When I went to the Solving Kids Cancer parents’ conference three years ago, I made up what I called the SKC Road Trip playlist for the car. It was full of all of the songs that meant so much during LifeCycleForNeuroblastoma. I started life in lockdown on that mix but it didn’t fit: too much slow stuff: too much sad stuff. So I started again: the Lockdown Mix…

And at this point, we kick back into the stuff I wrote a week ago, because it tells the story of how I’ve managed to stay sane on shuffle.

I’ve become ever more at one with my music as the Tour Of Ireland has evolved. There have been some fearsome hills this past week, and as I’ve had a nosey at the map as the road meanders inland, I’ve found myself hoping for something Meaty, Beaty, Big and Bouncy as I arrived at the foot of each climb. U2’s Beautiful Day is my favourite for piling downhill at 35mph but for the long slow climb, I’ve homed in on Frankie’s epic 12” of Welcome To The Pleasuredome to get me to the top. But I’ve retitled it as Welcome To The Paindome.

The mix is full of Stones, Beatles, Thorogood, Quo, Haley, Who, U2, Them, Undertones, Skids, Orbison and Berry to name but a few. Most of it’s drawn from my vintage vinyl collection.

The Lockdown Mix works.

I’ve loved almost every minute. I loved looking at the route and thinking “can I do this?” knowing in one sense that I could, but knowing also in another that I’d set the route so feckin hard that tomorrow was always in doubt. It’s easy to forget that when I got back on the bike on July 1st last year, in memory of Princess Puddles, that I hadn’t been on a bike in anger since the Ride2Cure finished in Adelaide: 289 days without doing anything (apart from Walking2Cure).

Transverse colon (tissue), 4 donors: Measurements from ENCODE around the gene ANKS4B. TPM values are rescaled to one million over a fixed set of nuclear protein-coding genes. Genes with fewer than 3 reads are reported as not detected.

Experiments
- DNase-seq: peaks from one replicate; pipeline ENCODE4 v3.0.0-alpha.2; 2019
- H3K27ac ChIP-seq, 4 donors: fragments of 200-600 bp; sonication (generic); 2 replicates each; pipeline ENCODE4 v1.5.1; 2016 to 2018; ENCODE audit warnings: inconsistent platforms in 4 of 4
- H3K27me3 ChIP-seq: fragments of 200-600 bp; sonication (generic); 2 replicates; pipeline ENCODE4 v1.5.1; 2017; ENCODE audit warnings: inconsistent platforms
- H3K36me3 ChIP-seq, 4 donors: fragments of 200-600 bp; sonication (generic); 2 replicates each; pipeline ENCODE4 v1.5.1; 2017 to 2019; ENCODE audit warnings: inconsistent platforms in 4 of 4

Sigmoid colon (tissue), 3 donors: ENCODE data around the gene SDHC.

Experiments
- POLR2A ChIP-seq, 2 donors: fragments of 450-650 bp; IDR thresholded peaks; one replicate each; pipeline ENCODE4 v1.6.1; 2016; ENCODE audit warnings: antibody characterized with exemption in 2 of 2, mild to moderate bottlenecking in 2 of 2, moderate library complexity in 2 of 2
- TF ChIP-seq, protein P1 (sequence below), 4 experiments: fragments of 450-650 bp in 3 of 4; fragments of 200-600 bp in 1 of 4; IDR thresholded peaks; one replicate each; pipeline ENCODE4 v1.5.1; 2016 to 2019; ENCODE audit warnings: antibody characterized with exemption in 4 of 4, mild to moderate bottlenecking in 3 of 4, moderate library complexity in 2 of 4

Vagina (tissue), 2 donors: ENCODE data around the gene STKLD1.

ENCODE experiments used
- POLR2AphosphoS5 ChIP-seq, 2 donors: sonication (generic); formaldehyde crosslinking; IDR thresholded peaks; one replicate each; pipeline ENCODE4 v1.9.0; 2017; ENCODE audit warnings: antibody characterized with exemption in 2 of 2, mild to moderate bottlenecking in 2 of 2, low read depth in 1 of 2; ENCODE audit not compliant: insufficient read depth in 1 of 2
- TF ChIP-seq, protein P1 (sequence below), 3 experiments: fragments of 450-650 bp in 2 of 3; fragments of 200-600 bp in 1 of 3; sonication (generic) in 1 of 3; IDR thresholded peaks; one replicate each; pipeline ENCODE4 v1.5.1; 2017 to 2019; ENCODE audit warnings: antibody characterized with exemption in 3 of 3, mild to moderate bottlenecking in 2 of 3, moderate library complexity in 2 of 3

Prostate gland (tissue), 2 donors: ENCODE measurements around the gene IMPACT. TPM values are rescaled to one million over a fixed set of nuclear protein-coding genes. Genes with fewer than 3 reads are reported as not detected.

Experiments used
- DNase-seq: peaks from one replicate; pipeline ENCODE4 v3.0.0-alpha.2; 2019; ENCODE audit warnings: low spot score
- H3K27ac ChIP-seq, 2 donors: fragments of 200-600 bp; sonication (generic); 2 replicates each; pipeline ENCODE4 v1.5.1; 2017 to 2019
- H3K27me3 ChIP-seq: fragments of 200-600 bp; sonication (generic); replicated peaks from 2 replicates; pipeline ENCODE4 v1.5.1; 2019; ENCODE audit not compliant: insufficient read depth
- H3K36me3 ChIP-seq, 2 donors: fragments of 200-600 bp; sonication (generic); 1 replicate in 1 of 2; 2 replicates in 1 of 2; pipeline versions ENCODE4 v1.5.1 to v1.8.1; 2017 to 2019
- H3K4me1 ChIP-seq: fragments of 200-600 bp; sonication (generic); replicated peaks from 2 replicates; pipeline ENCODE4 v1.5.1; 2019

While I was still out on the road before lockdown, every day was a notch on the bedpost of Ride2Cure2. Da Tour has kind of taken something away from that. Well let’s go back there for a moment because in the winter just past, we had five named storms: Atiyah (Dec 8th), Brendan (Jan 14th), Ciara (Feb 8th), Dennis (Feb 15th) and Jorge (Feb 27th). Ride2Cure2 endured them all: and prospered.

Ride2Cure2 stands at 333 Stages and counting. 333 stages on the spin. At an average of 35 miles a day. That’s the sub-story to everything that’s happening as a distraction just now. And those 333 stages are down to Anna Meares because it was Anna who lit the fuse under this second coming of the bike ride when I went back to Australia last year. I remember sitting in my hotel room thinking “How am I gonna tell Jane that I’m going back out on the road?” But it’s been okay, apart from getting tired. The first stage was a gig down to Prestwick to my physio to try and sort an injury that was still bothering me after I fell off the bike at the start of Stage 11 of Ride2Cure in Jerilderie. The legacy of that injury right now is that after 45 minutes on the turbo trainer, I have no feeling in my left hand. The problem is sourced in my shoulder so I have to keep doing helicopter impersonations every half an hour to keep the blood flowing.